Andy wrote on 2006-08-03 UTC
Gary, no need to credit me in any way. I simple suggested you perhaps apply rule that exists in other games like shogi and crazyhouse. Your choice which rules to use, and your creation 100 percent.

Gary Gifford wrote on 2006-08-02 UTC
Sam - Thanks for commenting, but you certainly don't have to wait for a Zillions zrf. CV has quite a few members and you could actually play a game against one of them. Or play the Dragon variant if you prefer Andy's 'captured promoted pawn returns to pawn' aspect.

Sam Trenholme wrote on 2006-08-02 UTC
Looks good.  I can't comment on it further until I see a Zillions
implementation and can playtest it a little, of course.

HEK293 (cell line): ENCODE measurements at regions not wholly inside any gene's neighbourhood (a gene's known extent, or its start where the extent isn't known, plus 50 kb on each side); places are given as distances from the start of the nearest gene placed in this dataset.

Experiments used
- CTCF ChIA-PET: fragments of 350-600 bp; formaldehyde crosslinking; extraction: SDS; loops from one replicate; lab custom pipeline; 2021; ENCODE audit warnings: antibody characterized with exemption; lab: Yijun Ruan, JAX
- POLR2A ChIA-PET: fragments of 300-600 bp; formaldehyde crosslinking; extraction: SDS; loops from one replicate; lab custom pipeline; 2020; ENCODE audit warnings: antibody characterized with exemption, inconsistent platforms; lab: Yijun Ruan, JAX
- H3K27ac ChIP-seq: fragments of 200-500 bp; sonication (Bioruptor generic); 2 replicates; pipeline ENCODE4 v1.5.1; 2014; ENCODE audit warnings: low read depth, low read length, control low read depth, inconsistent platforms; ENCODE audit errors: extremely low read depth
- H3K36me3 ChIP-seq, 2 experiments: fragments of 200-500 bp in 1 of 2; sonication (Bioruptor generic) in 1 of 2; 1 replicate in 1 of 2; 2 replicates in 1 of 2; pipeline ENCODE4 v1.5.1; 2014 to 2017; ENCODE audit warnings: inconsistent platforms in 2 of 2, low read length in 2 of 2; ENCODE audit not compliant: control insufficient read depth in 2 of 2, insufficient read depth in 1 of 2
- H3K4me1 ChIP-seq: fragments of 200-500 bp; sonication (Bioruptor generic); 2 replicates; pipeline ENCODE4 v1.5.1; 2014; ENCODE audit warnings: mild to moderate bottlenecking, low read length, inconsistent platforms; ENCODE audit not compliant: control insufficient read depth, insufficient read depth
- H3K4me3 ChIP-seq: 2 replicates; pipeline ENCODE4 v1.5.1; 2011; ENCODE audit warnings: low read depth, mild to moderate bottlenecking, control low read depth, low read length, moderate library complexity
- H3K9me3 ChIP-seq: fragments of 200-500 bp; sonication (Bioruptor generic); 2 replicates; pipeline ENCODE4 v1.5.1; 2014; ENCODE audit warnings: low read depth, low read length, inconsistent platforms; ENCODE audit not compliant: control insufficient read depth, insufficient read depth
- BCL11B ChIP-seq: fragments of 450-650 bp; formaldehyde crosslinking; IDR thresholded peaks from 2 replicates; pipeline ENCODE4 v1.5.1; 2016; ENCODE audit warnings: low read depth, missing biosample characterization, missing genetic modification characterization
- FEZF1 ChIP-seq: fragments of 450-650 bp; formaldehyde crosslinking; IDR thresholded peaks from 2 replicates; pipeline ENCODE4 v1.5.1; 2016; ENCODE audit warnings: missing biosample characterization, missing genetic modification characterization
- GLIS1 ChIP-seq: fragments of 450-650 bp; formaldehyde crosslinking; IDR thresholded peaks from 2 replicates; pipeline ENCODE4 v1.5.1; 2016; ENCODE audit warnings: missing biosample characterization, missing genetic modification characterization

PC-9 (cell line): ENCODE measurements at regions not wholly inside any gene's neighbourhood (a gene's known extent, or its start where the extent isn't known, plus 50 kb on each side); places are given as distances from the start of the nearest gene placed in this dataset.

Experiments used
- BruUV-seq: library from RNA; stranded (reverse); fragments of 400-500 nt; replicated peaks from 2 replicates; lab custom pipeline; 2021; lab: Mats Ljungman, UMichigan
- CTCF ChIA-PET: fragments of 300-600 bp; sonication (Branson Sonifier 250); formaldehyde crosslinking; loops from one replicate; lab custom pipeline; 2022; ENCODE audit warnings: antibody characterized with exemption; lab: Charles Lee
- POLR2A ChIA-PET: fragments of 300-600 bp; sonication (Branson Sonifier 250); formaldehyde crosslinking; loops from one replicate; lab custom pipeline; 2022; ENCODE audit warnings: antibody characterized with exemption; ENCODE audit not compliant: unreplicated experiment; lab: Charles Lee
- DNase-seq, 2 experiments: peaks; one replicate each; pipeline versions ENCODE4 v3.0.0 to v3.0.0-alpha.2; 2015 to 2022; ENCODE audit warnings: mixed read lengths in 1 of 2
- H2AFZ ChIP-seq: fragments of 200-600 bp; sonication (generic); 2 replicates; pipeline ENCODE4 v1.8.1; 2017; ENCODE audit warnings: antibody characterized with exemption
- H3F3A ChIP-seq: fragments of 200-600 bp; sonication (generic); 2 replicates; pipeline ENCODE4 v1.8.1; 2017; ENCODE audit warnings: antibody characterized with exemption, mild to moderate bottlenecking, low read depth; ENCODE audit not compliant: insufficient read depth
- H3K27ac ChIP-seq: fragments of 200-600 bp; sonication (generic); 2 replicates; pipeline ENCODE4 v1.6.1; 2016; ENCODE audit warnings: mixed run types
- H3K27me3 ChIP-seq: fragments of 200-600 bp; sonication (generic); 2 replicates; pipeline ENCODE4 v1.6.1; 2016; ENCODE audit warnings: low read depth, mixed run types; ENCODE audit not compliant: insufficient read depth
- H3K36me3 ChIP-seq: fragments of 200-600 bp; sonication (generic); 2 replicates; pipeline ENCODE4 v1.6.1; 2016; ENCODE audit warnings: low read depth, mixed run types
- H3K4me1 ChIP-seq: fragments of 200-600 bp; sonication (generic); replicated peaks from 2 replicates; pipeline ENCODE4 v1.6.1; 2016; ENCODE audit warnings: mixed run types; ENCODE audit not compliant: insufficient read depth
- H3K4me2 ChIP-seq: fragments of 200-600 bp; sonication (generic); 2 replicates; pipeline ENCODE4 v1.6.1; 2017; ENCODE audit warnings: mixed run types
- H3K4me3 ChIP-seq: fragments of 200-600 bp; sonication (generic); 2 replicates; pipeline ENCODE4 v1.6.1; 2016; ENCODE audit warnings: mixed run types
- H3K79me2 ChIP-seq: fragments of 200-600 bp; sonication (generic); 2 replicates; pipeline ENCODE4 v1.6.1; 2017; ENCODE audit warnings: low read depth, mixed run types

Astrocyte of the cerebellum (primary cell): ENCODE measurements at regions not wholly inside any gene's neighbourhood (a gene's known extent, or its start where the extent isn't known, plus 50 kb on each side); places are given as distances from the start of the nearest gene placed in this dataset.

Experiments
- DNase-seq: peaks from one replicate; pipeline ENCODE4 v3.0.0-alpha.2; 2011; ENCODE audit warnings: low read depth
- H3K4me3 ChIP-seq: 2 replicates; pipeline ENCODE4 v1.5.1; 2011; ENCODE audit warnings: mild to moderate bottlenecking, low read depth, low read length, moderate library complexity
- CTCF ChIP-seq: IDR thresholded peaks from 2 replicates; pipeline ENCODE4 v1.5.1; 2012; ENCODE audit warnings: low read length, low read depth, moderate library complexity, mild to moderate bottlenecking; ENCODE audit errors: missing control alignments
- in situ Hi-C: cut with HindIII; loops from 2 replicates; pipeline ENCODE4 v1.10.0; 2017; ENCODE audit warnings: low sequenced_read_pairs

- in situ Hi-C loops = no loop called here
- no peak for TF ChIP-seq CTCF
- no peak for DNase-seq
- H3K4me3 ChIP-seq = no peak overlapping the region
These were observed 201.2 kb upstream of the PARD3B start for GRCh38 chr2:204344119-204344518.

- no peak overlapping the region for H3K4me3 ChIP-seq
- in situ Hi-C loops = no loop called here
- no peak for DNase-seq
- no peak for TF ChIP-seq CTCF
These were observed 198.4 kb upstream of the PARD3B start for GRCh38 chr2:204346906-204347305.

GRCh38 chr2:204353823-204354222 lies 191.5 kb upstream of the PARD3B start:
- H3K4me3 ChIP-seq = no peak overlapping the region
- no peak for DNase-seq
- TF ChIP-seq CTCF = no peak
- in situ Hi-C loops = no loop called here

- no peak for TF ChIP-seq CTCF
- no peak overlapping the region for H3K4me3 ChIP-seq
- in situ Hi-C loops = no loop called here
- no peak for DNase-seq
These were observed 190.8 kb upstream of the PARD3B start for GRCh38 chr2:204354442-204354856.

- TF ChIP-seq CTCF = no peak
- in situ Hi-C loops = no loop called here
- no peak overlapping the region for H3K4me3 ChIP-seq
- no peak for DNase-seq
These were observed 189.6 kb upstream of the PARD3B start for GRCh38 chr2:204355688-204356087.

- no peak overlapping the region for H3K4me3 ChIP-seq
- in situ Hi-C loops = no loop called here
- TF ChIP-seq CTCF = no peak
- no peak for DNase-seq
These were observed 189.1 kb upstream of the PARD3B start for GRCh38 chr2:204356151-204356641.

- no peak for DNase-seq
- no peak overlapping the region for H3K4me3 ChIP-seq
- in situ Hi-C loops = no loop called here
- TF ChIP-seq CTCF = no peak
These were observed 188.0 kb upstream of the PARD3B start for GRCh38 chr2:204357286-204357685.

Maybe I'll make a Zillions preset one of these days...

Gary Gifford wrote on 2006-08-02 UTC
Charles Gilman wrote in part, '... the rule of promoting Pawns to Ferzes,
and promoting other pieces by ADDING the Ferz move. This preserves Shogi
Rook promotion, and  ... Applying this to the array here [Shatranjian
Shogi] could still be done but would require one piece type represented by
stacks of two spare pieces - three sets for two games, perhaps.'

Reply: Thanks for the informative comment.  I had thought of promoting all
non-King pieces.  But with factors such as Shogi drops (to make up for slow
short range Ferz and Wazir), Western Pawns, and 3 types of leapers
(Knights, Elephants, and War Machines) it seemed to me that pawn-exclusive
promotion was more than sufficient.  My base starting point was Shatranj,
and so this new game, as is, is certainly far more dynamic than the basis
for it... yes, it is slightly restrained, but  I believe logically so.   I